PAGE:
Bicycle advertising: Pump up the cash

Two recent graduates are set to become big wheels in advertising. Rachel Shields finds a novel business idea
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Indy Lifestyle Online

They are fun, they can get you from A to B, and they might even tone up your thighs, but bicycles will not make you rich. Especially not if you give them away to skint students and Third World countries. Or will they?

So this might not sound like much of a business plan, but two Welsh entrepreneurs are hoping to turn their hobby into their fortune this year, with the launch of the innovative cycle company, Unicycles.

Run by recent graduates James Paton and Daniel Jones, both 23, the business lends bicycles to Cardiff University students in exchange for a £20 deposit. It then sells the space between the crossbars as advertising space, and makes a tidy profit on it. It then gives the students £50 if they subsequently return their bicycles in a serviceable condition.

Just when you thought the scheme couldn't get any more brilliant, the duo decided to donate the used bicycles to charity at the end of the academic year, shipping them to Gambia as part of a project called Bicycles4Africa.

Jones, who studied business administration at Cardiff, explains how he stumbled upon the idea: "I've always loved cycling. I'd take my bicycle to lectures, to the gym, to meet friends, everywhere really.

"I had just graduated when I heard about a company in Amsterdam that gave bicycles to students for free by using them as advertising space. It seemed like a brilliant idea, and there was a definite gap in the market in Cardiff. There are loads of students, and the city is flat with a small centre, so it is easy to get around."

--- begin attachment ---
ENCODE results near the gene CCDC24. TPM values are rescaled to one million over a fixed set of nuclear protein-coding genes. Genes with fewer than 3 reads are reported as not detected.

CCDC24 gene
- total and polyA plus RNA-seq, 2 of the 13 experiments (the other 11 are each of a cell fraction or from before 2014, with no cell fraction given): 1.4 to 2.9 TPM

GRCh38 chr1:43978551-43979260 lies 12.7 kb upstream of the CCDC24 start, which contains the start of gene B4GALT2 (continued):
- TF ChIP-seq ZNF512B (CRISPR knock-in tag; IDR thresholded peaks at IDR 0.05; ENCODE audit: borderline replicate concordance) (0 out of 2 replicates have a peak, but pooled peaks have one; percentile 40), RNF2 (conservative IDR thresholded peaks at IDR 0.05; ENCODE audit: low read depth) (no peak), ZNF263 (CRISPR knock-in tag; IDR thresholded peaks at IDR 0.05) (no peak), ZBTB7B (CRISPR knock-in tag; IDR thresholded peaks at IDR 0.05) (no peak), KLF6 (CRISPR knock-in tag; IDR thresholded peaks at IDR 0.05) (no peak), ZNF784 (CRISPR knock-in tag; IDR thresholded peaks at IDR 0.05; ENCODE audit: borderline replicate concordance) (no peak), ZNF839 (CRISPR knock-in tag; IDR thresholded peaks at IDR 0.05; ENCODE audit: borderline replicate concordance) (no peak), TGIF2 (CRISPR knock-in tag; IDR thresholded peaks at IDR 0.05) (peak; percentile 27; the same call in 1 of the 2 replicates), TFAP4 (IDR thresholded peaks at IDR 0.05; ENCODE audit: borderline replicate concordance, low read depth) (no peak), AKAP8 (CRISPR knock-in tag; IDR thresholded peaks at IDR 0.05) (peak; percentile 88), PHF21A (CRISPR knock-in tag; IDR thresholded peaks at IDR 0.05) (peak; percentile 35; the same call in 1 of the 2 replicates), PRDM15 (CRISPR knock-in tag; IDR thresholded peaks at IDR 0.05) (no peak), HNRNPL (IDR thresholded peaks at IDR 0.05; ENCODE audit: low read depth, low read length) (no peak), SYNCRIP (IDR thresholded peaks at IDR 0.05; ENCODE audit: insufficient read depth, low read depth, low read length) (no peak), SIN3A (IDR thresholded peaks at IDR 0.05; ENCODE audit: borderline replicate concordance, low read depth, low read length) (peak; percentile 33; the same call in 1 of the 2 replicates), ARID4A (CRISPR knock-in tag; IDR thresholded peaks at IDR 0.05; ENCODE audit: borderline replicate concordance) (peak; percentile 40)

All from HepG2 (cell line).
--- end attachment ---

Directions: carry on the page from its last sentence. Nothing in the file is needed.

The pair then looked around for sponsors, and found no shortage of willing companies: firms such as Eversheds, Ernst & Young, Teach First and Cadbury were keen to snap up the opportunity to target hundreds of potential young employees.

"Basically, the bicycles are for undergraduates, and it's another way for companies to contact them, outside of the normal careers fairs," says Jones.

While some may be a little uncomfortable acting as advertisements for big city firms, it seems that hard-up students are lining up for the job.

Jones points out that the results of their market research were very favourable, insisting: "Undergraduates love free stuff. I was a student fairly recently, and I'd have jumped at the chance. Also, we have tried to steer clear of controversial brands like Nestlé and Gap, which some students might have had a problem with."

Any qualms the students might feel will no doubt be assuaged by company's charitable side, which has also pulled in sponsors. Unicycles have been working with a charity called Jole Rider that ships vast containers full of used bicycles to Africa before distributing them to secondary schools.

Many of these bicycles are destined for Gambia, where children walk 10 miles to school in the searing heat. The company also funds repairs and spare parts for the exported bicycles, to ensure that they are adequately maintained.

The motivation behind this is not entirely philanthropic, as Paton admits. "Many of the sponsors were attracted by the charitable aspects of our work, and we are happy to give something back; we aren't trying to be millionaires!"

Despite such protestations, the pair seem to be well on their way to success. Fifty bicycles will be loaned to Cardiff students in September, a number that will be increased after Christmas. The company then hopes to expand to other university cities next academic year, and already has its eye on some high-end institutions.

"Advertisers like the established ones, so we are looking at Oxford, Cambridge and Bristol..." says Paton, hinting that it won't be long before students across the country are pedalling his wares.



Jole Rider is at www.jole1000.org; Unicycles can be emailed at info@uni-cycles.co.uk

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